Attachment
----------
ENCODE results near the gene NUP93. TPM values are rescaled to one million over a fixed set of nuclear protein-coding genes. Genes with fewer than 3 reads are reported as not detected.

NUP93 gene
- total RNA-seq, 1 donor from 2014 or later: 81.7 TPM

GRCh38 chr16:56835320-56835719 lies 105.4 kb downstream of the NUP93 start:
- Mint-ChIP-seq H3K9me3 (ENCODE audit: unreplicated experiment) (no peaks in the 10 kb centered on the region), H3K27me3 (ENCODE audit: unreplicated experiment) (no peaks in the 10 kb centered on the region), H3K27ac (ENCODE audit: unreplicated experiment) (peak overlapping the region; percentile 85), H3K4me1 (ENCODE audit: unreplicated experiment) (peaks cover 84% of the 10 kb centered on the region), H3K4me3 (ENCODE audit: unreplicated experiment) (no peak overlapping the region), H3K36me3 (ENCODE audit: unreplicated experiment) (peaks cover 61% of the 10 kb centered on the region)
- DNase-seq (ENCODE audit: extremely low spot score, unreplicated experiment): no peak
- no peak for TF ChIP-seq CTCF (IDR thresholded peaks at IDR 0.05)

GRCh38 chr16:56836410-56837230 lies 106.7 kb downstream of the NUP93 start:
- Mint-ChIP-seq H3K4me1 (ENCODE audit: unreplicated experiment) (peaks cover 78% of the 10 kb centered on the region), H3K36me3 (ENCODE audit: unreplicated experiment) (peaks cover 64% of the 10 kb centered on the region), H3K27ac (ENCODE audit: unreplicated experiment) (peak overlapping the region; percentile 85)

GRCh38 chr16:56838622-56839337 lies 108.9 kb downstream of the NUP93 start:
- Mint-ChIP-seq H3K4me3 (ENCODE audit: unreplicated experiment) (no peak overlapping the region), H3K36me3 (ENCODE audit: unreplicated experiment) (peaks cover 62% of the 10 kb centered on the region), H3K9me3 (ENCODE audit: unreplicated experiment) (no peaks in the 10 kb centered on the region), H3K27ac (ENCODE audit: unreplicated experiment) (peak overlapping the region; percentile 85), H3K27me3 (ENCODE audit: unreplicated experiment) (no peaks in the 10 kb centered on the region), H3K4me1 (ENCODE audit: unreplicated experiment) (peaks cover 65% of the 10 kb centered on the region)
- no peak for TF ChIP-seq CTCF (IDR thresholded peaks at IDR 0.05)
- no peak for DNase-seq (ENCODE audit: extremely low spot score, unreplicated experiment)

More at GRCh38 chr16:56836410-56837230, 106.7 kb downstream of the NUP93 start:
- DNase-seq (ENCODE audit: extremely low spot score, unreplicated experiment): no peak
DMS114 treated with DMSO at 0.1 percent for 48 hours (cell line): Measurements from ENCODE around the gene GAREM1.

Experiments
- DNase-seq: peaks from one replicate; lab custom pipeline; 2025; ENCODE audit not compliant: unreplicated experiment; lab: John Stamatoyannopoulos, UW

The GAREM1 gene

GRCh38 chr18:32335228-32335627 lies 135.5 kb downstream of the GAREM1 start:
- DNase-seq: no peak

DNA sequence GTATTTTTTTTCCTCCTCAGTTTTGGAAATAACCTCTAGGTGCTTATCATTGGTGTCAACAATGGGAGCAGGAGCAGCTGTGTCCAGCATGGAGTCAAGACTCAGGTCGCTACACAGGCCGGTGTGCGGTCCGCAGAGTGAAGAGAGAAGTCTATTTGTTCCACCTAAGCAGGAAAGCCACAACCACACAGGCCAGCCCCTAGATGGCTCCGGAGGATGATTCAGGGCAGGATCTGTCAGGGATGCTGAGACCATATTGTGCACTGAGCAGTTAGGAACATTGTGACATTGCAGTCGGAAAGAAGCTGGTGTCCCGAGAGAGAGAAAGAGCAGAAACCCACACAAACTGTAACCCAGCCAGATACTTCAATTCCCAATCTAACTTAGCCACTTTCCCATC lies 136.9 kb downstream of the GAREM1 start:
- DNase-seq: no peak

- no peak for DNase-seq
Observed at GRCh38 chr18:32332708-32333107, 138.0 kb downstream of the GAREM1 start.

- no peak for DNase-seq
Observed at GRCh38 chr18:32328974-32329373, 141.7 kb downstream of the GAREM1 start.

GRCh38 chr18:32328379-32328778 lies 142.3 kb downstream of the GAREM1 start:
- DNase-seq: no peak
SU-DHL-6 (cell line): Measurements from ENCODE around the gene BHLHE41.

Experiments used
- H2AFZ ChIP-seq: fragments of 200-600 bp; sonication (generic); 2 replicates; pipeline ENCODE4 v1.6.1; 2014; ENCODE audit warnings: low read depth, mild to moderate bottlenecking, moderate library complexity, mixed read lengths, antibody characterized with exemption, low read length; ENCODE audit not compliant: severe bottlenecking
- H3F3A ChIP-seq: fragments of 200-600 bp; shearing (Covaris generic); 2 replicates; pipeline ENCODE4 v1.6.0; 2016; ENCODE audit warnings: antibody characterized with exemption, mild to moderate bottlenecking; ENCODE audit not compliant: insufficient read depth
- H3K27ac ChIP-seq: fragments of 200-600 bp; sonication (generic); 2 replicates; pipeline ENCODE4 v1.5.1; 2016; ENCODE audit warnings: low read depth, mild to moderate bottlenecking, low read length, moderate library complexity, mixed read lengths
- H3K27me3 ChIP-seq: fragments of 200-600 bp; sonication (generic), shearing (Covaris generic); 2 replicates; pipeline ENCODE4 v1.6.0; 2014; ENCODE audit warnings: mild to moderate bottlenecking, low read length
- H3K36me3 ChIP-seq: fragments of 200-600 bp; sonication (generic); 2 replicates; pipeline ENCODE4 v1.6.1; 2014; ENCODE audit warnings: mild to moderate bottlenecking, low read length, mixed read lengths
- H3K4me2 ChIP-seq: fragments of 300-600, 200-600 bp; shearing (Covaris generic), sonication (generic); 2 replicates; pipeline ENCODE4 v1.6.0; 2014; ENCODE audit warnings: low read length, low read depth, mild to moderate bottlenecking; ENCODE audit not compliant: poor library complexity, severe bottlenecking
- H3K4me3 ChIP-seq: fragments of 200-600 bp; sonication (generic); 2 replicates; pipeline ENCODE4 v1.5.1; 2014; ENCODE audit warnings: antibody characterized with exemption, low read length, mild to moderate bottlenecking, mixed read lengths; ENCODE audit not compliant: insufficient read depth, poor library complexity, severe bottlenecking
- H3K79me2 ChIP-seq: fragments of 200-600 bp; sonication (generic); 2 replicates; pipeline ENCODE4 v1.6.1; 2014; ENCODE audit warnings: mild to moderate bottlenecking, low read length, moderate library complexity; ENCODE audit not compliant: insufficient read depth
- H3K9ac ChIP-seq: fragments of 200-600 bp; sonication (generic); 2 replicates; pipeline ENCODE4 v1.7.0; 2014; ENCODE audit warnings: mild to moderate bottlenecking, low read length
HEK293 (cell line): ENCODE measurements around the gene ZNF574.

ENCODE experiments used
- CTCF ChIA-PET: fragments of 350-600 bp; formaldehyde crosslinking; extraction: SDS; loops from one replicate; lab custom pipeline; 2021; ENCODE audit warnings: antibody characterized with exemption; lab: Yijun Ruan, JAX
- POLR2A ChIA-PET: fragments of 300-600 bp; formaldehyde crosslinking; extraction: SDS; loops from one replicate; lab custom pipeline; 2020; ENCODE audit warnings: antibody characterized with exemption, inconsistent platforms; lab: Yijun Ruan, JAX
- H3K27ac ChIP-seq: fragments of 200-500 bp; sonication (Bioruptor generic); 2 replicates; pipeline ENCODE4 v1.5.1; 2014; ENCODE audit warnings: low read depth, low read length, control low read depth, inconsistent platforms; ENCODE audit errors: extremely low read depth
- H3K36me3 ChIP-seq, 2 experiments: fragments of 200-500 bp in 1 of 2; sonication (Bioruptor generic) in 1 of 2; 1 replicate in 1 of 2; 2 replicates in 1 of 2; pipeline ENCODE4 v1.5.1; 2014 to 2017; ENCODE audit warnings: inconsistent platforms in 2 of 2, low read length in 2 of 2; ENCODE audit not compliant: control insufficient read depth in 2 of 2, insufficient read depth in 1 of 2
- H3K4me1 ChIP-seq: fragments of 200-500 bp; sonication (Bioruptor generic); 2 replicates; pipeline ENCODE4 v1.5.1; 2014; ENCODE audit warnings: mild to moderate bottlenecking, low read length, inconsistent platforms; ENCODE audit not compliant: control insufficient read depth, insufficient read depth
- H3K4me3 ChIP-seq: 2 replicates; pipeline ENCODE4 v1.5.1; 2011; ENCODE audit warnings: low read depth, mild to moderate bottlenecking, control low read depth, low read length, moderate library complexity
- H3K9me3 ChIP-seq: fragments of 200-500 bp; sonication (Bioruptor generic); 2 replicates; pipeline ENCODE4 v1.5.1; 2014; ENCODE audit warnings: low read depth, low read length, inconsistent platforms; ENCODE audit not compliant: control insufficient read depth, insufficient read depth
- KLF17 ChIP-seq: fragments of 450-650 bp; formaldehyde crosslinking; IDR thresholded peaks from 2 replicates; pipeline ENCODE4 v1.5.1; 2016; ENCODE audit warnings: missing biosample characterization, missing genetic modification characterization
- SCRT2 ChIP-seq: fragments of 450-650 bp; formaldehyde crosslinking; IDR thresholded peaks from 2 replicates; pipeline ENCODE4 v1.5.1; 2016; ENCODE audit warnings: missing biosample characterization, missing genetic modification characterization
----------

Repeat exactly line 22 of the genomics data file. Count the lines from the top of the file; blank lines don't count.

DNA sequence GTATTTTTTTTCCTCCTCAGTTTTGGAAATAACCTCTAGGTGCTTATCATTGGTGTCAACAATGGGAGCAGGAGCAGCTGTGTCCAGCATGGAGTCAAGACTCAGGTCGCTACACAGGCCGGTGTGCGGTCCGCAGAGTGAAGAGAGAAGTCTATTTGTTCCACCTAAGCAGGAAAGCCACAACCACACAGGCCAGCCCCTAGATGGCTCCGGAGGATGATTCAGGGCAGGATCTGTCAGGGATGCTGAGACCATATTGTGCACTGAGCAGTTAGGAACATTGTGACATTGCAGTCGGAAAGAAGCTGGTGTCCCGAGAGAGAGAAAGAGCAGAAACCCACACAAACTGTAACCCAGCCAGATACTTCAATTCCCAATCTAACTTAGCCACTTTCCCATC lies 136.9 kb downstream of the GAREM1 start: